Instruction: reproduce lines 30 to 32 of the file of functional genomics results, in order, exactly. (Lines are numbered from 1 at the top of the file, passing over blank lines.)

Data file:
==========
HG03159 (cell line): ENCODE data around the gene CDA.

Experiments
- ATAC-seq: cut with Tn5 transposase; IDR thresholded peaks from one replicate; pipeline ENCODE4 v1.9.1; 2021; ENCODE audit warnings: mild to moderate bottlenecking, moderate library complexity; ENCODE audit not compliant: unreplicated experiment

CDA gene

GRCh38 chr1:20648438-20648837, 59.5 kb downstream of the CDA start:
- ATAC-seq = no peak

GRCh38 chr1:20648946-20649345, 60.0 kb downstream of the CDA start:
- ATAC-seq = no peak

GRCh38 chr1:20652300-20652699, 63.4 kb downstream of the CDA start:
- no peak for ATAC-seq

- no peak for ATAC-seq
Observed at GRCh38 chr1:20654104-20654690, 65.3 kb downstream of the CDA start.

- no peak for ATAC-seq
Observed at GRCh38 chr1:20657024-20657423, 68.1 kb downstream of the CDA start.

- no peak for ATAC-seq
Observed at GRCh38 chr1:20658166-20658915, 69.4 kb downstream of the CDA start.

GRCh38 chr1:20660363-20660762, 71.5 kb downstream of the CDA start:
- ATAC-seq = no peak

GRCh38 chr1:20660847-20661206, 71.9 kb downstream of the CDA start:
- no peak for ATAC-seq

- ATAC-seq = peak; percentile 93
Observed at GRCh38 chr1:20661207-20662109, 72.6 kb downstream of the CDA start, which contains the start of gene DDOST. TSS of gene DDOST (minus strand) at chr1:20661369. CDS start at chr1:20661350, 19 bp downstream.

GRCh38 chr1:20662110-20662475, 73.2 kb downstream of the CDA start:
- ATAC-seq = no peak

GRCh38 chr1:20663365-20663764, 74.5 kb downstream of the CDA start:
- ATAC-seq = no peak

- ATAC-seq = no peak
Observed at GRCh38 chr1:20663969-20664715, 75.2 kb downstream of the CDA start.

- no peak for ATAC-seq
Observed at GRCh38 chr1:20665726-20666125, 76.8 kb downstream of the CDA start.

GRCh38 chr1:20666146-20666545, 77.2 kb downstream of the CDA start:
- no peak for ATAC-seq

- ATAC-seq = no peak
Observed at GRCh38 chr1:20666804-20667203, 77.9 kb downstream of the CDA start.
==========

Observed at GRCh38 chr1:20665726-20666125, 76.8 kb downstream of the CDA start.

GRCh38 chr1:20666146-20666545, 77.2 kb downstream of the CDA start:
- no peak for ATAC-seq